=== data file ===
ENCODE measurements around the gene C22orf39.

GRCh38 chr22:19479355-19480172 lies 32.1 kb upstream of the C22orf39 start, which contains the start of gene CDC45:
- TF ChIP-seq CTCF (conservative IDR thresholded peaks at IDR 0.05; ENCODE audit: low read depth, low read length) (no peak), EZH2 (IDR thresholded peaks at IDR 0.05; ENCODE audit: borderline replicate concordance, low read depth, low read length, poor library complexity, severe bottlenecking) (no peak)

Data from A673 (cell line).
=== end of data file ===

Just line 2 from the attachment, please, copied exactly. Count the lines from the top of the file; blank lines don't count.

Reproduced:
GRCh38 chr22:19479355-19480172 lies 32.1 kb upstream of the C22orf39 start, which contains the start of gene CDC45: